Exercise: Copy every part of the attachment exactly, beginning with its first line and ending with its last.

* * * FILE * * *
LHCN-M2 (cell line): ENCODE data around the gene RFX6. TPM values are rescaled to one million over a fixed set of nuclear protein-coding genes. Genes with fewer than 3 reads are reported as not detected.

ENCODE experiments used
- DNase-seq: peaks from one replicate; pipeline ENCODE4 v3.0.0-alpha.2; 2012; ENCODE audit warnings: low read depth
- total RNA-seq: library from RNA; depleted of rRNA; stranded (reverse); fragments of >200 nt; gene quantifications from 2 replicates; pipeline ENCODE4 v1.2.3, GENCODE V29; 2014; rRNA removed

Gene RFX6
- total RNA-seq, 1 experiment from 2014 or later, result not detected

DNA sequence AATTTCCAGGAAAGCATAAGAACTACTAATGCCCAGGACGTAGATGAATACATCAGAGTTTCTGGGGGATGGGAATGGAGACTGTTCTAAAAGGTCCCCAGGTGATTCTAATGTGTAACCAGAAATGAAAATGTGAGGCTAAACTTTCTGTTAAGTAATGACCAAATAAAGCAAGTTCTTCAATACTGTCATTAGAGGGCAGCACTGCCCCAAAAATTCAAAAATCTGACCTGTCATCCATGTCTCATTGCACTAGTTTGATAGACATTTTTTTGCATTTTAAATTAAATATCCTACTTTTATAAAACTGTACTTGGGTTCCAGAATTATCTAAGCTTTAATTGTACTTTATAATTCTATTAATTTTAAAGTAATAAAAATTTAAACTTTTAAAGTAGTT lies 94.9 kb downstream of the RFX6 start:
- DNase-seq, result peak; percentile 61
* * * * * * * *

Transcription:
LHCN-M2 (cell line): ENCODE data around the gene RFX6. TPM values are rescaled to one million over a fixed set of nuclear protein-coding genes. Genes with fewer than 3 reads are reported as not detected.

ENCODE experiments used
- DNase-seq: peaks from one replicate; pipeline ENCODE4 v3.0.0-alpha.2; 2012; ENCODE audit warnings: low read depth
- total RNA-seq: library from RNA; depleted of rRNA; stranded (reverse); fragments of >200 nt; gene quantifications from 2 replicates; pipeline ENCODE4 v1.2.3, GENCODE V29; 2014; rRNA removed

Gene RFX6
- total RNA-seq, 1 experiment from 2014 or later, result not detected

DNA sequence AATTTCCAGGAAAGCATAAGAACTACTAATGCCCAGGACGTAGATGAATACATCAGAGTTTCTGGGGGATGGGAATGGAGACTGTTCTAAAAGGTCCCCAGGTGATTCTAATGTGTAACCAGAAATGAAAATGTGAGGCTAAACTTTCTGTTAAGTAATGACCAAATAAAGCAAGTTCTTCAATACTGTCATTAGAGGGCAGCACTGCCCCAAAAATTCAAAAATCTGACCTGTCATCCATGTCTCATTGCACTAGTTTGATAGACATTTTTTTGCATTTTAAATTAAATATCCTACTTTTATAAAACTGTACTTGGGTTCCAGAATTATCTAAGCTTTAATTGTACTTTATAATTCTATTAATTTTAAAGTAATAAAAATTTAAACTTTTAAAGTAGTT lies 94.9 kb downstream of the RFX6 start:
- DNase-seq, result peak; percentile 61